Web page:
Friday, March 18, 2011


One of the things I notice in the USA is the amount of garbage I see being put out in my neighborhood. In London, we had two wheelie bins, one for trash, the other, recycling. Each was picked up every other week, along with food waste which was picked up for composting weekly. We did fine with that, in fact, even with Grant in the house generating lots of food waste, we rarely filled either bin.

In my new neighborhood, however, the trash is picked up twice a week, and there is an amazing array of refuse out of the curb on pickup days. Selfishly, I don't mind that because I have a lot of moving trash to get rid of right now, and there's no financial penalty to me if I leave a huge pile of boxes and broken junk out on the curb. All of that is paid for in my monthly municipal fee.

There's a move afoot in more liberal (or landfill-strapped) parts of the US to something called 'pay-as-you-throw'. The idea is that the average family's garbage would cost them about what they pay today. If you throw away less, you pay less; big trash producers would get hit in the pocketbook. Having a direct link between actions and costs is Economics 101. The EPA has a good webpage about the concept.

The same applies out on Aspö, with a bit of a twist. The island residents pay into a fund to the Värmdö municipality for trash pickup at the big dock during the peak summer months. So there's a financial contribution, but almost the bigger cost is the effort required to wheelbarrow stuff to and from one's house.

The solution is called 'precycling'; reducing waste by thinking about our purchases holistically. Recycling is good, but there's still energy required to sort and reprocess materials (and, on a very local level, to carry them down to the dock). Precycling tries to avoid excess stuff to begin with, to eliminate trash and recycling materials at the time of purchase. Good examples of this are box wine, rechargeable batteries, or UHT milk, all of which are island staples.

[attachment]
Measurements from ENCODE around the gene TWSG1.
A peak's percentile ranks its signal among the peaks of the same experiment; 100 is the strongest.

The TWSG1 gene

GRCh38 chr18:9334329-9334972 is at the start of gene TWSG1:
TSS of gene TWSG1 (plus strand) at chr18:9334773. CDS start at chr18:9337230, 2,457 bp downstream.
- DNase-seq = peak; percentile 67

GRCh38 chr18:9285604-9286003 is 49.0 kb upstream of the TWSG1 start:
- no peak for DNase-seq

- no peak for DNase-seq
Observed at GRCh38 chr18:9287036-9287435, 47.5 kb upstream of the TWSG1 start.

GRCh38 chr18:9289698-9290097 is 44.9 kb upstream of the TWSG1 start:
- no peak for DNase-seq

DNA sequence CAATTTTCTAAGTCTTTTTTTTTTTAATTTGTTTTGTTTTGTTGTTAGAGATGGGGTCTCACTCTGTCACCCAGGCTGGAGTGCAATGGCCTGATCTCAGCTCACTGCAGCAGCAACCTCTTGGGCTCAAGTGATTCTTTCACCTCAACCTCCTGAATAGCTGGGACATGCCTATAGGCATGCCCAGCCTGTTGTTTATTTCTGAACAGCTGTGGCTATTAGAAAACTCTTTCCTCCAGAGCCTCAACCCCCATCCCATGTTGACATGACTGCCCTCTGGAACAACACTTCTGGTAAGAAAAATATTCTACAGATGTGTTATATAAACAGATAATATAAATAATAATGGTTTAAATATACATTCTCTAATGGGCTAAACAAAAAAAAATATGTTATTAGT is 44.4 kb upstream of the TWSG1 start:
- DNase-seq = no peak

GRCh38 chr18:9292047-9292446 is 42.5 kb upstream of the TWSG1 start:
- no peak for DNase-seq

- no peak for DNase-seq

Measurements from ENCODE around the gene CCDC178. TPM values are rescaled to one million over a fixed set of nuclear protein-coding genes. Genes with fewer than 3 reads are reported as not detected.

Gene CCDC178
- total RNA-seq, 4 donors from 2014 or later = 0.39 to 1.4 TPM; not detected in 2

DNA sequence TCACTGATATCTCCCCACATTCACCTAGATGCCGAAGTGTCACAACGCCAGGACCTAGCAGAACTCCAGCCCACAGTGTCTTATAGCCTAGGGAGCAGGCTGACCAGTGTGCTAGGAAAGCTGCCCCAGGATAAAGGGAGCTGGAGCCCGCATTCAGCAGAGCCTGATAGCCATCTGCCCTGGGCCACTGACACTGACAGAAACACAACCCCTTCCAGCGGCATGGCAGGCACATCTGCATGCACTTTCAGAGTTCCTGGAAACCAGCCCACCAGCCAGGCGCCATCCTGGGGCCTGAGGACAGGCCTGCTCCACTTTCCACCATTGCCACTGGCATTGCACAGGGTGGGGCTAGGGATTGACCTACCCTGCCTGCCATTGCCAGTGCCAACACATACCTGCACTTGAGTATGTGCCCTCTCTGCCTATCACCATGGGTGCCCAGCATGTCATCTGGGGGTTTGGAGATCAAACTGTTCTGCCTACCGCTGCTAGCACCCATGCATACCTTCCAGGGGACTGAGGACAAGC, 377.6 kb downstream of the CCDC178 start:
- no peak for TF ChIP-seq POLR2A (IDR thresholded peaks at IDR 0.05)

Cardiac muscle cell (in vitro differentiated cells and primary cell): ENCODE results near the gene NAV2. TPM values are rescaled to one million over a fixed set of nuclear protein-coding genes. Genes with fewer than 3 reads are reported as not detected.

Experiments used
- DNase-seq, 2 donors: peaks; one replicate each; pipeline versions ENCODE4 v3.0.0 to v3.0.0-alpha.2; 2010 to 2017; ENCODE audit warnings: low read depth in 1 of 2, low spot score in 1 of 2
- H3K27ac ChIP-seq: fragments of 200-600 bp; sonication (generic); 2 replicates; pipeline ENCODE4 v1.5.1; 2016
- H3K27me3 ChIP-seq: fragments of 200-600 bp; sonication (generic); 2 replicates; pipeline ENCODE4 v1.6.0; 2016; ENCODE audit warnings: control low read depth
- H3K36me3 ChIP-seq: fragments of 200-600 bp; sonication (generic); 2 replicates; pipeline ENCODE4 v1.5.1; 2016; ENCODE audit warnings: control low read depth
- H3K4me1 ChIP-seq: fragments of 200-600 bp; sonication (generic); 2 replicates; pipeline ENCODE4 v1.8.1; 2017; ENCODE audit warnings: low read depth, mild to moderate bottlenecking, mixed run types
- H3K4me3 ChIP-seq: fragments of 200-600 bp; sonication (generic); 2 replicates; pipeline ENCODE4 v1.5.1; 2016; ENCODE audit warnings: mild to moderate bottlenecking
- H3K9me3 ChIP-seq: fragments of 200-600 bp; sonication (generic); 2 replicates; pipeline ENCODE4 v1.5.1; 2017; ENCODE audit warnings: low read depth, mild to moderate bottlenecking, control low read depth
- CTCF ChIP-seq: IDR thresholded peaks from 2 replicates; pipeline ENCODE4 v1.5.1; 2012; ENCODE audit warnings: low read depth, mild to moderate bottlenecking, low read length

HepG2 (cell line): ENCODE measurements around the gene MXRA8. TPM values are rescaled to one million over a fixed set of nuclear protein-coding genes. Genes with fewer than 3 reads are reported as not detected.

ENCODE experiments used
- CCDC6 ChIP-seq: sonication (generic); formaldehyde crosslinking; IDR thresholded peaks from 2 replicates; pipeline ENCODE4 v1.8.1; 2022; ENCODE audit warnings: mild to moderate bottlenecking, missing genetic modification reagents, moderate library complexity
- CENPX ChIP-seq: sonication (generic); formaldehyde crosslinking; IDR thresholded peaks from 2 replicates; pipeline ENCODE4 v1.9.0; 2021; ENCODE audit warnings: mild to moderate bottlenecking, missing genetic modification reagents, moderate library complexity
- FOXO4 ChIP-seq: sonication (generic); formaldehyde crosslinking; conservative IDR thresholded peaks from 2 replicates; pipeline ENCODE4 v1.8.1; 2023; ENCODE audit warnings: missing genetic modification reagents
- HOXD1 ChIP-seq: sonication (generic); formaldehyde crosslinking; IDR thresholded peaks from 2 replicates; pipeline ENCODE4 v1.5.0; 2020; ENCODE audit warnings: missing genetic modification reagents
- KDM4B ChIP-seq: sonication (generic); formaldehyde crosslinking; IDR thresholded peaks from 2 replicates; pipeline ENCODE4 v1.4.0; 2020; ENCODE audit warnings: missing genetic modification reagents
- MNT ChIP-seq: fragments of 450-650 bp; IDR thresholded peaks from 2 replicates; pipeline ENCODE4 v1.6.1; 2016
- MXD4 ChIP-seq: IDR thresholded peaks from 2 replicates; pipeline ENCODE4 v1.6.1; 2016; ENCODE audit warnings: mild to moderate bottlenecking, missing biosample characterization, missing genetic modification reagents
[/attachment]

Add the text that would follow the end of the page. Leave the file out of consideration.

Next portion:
When one has a high cost to throw away something, either a fee from the local government, or the hassle of carting it a kilometer to the dock, it's a great incentive to avoid having those things to get rid of in the first place!


Priscilla said...

Here in Pasadena you have the option of a much smaller trash bin that costs less than the standard (huge) trash bin. Sadly, we always seem to fill our standard bin and our recycle bin.

Kenji said...

Interesting... Dana and I remember very vividly feeling like resource hogs when we moved from Texas to England. We always thought we were reasonable conservationists until we had to do one bin of garbage per 2 weeks. AND, they wouldn't pick it up if the lid was in the air due to overfilling. We quickly managed to fit into the program. Since we've moved back to Texas, we've kept our habits from England. We could go nearly 2 weeks for garbage haul.